In Chinese art, animals are usually depicted, including some examples from the 4th century that depict stylized mythological creatures and are thus rather a departure from the pure art of wildlife. The Chinese art of the Ming Dynasty has pure wildlife art including ducks, swans, sparrows, tigers and other animals and birds that increase realism and detail.
In the 7th century elephants, monkeys and other animals were depicted on stone carvings in Elora, India. These carvings were religious in nature, but depicted real animals rather than more mythological creatures.
Ancient Egyptian art includes many animals that were used in the symbolic and highly religious nature of Egyptian art at the time, but demonstrate significant anatomical knowledge and attention to detail. Animal symbols are used within the famous Egyptian hieroglyphic language of symbols.
Early South American art often reflects notions of the divine jaguar.
The Minoans, the greatest civilization of the Bronze Age, in their middle period created a naturalistic design including fish, squid and birds. Until the late Minoan period, wildlife was still the most characteristic object of their art, increasing the diversity of species.
The art of the nomadic people of the Mongolian steppes is primarily animal art, such as golden deer and usually small in size, which corresponds to their style of travel.
Aristotle (384-322 BC) proposed the concept of photography, but this was only put into practice in 1826.
Medieval period, from 200 to 1430
This period includes early Christian and Byzantine art, as well as Romanesque and Gothic art (from 1200 to 1430). Much of the art that has survived during this period is religious rather than realistic in nature. Animals in art at this time were used as symbols rather than representations of anything in the real world. Therefore, we can say that during this period there is very little wildlife art as such.
Renaissance Wildlife Art, 1300-1602.
This artistic movement began with ideas that originally appeared in Florence. After centuries of religious domination in art, Renaissance artists began to move more towards ancient mystical themes and reflect the world around them, far from purely Christian themes. New techniques, such as oil painting and portable paintings, as well as new ways of viewing, such as the use of perspective and realistic display of textures and lighting, have led to great changes in artistic expression.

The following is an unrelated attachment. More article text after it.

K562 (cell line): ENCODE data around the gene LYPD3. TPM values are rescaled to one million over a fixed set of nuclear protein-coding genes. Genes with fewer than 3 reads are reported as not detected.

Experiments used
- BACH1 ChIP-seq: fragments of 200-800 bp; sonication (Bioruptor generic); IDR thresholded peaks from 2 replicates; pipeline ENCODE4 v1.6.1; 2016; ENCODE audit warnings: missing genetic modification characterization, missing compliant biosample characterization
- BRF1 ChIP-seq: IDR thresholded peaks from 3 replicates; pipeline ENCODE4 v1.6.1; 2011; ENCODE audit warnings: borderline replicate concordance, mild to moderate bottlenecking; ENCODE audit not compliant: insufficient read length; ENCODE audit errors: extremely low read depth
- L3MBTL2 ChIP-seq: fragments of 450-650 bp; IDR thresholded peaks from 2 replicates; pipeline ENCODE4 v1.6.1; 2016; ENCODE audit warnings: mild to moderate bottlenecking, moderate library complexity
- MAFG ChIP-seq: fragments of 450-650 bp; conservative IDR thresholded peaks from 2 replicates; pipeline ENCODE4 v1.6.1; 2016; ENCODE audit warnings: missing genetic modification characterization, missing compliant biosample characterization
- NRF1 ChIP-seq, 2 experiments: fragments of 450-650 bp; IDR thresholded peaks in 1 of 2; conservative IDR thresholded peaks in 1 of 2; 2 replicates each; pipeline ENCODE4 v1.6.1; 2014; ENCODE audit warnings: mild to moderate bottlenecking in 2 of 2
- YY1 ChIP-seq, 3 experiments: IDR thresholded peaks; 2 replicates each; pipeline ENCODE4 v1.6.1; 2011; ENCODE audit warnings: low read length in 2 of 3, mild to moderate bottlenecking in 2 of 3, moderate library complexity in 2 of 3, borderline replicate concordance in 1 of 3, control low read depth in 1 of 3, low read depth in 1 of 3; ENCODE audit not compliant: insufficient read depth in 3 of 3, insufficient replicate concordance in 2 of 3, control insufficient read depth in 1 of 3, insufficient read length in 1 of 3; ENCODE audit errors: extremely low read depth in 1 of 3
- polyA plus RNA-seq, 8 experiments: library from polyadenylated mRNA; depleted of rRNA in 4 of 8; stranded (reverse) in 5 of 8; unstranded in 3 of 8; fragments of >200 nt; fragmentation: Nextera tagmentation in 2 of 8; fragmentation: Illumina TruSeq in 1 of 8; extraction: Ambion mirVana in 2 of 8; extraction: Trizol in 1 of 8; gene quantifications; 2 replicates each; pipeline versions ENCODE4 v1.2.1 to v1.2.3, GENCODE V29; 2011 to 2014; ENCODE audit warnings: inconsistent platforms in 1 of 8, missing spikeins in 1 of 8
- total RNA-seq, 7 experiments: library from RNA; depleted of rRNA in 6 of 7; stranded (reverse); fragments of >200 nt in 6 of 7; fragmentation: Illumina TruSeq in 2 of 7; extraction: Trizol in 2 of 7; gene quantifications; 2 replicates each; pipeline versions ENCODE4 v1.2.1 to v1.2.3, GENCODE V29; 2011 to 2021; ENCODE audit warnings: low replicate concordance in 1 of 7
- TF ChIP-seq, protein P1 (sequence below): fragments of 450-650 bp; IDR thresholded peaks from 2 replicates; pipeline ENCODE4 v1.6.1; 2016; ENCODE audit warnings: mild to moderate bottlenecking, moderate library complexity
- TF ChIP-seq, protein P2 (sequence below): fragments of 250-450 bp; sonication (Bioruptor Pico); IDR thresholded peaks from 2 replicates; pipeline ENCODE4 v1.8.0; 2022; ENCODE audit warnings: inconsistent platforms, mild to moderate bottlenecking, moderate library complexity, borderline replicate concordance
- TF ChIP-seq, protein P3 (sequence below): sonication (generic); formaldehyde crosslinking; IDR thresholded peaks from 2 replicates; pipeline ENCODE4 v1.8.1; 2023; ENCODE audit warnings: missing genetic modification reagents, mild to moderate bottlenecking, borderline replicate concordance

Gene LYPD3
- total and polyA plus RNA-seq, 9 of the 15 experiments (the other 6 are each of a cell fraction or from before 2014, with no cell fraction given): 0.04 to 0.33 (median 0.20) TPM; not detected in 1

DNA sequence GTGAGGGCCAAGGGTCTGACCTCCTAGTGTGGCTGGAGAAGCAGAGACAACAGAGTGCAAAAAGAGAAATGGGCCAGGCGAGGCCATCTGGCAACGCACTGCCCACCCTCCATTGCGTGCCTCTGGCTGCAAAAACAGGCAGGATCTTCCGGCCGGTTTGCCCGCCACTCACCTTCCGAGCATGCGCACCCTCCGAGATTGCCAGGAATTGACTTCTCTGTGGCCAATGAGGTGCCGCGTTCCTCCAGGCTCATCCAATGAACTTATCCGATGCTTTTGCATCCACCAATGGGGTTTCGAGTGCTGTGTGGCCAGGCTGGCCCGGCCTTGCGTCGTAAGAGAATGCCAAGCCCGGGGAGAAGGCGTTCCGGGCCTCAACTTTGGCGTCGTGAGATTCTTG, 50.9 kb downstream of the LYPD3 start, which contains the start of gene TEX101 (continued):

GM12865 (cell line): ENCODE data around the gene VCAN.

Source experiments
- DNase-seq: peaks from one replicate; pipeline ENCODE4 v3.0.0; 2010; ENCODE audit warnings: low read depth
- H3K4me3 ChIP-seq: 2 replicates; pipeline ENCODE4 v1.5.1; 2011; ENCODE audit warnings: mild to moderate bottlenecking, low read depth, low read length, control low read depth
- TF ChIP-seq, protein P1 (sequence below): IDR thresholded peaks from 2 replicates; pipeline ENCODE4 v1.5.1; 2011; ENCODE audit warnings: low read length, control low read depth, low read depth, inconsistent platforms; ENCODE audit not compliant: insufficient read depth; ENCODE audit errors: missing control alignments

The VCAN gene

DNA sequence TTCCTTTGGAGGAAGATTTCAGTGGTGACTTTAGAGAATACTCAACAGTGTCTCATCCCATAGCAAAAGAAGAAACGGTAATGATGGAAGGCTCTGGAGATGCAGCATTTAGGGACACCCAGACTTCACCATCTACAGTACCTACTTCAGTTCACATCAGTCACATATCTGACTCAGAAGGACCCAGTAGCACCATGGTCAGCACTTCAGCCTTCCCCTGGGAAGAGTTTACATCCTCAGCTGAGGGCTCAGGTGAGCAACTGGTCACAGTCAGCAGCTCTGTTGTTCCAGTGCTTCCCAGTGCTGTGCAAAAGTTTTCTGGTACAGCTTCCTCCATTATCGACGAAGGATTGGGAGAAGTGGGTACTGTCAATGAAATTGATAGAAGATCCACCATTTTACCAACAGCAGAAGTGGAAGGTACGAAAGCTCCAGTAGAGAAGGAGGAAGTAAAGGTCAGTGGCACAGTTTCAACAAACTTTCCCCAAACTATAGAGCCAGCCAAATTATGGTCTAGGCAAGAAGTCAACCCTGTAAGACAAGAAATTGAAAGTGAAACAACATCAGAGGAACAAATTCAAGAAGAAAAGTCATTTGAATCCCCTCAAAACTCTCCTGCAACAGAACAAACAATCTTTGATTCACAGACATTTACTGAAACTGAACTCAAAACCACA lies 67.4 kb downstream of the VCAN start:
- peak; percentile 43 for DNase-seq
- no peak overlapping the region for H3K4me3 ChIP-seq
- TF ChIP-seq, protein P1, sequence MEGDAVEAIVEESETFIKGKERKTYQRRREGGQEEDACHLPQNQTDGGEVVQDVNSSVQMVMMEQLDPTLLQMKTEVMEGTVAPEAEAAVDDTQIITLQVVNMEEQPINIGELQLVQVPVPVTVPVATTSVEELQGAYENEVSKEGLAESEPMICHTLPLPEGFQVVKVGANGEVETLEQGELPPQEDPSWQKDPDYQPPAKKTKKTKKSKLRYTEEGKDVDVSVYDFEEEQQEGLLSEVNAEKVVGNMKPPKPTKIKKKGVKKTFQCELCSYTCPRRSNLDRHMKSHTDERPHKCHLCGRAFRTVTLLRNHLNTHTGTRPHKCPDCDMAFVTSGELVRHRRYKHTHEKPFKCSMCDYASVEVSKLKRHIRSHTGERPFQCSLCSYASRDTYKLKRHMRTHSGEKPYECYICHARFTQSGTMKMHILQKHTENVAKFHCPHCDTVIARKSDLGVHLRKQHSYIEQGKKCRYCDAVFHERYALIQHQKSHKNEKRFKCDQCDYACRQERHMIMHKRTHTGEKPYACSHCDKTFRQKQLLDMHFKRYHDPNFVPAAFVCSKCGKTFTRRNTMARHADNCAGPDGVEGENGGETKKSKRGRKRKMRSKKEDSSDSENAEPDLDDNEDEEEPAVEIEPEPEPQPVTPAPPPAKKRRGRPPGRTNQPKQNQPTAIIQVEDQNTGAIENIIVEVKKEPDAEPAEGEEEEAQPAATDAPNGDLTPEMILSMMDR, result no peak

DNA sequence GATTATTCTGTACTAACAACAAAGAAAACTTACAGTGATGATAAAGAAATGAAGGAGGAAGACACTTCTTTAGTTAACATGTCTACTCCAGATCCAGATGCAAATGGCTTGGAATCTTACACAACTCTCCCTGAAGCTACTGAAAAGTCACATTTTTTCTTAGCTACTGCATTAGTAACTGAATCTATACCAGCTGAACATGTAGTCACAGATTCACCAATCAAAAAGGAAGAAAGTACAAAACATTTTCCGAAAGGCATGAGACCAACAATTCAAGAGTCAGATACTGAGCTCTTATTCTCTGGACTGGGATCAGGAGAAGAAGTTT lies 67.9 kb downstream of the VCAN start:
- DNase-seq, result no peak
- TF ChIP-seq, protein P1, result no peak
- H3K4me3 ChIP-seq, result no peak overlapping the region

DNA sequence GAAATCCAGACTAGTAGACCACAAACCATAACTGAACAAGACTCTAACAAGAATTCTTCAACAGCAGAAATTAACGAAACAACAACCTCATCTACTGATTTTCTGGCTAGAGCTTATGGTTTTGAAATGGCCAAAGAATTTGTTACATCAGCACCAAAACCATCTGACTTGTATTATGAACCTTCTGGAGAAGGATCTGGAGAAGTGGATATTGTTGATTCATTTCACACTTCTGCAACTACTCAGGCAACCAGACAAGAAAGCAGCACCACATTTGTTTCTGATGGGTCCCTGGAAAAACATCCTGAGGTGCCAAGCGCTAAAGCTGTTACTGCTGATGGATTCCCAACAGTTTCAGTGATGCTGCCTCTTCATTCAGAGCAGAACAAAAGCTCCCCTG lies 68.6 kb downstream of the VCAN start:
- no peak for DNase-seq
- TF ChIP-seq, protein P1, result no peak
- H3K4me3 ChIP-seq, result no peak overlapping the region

The two main schools of Renaissance art were Italian schools that were heavily influenced by the art of ancient Greece and Rome, as well as northern Europeans … Flemings, Dutch and Germans, who were generally more realistic and less idealized in their work. Renaissance art reflects the revolutions in ideas and science that took place during this period of the Reformation.
In the early Renaissance, artists such as Botticelli and Donatello are represented. At this time, animals are still used symbolically and in a mythological context, such as Jacob de’Barbara’s “Pegasus”.
The most famous artist of the Renaissance is Leonardo da Vinci. Although most of his work depicts humans and technology, he sometimes incorporates wildlife into his images, such as the swan in “Ice and Swans,” and the animals depicted in “The Lady with the Ermine,” “Studies of Cat Movement and Position.”
Dürer is considered the greatest artist of the Northern European Renaissance. Albrecht Dürer was especially known for his wild paintings, including images of a hare, a rhinoceros, a bullfinch, an owl, a squirrel, the wing of a blue roller, a monkey and a blue crow.
The art of Baroque wildlife, from 1600 to 1730.
This important artistic epoch, encouraged by the Roman Catholic Church and the aristocracy of the time, has such famous great artists as Caravaggio, Rembrandt, Rubens, Velazquez, Poussin and Vermeer. The paintings of this period often use light effects to enhance the dramatic effect.
The wildlife of this period includes the lion and the “golden larva” of Karel Fabrito.
Melchior de Hondecoter was a specialist in the art of animals and birds in the Baroque era. The paintings included “Uprising in a Bird Coup”, “Rooster Fight” and “Amsterdam Palace with Exotic Birds”.
The Rococo period was a later (from 1720 to 1780) decadent subgenre of the Baroque period and included such famous painters as Canaletto, Gainsborough, and Goya. The wildlife of the time includes Jean Antoine Watteau’s “Dramatic Study” and Goya’s “Stupidity of the Beasts”.
Jean-Baptiste Udry was a Rococo wildlife conservationist who often painted royalties for royalties.
Around this time, the earliest scientific illustration of wildlife was created, for example, by the artist William Levin, who published a book illustrating British birds, completely hand-drawn.
Wildlife art in the 18th-19th centuries.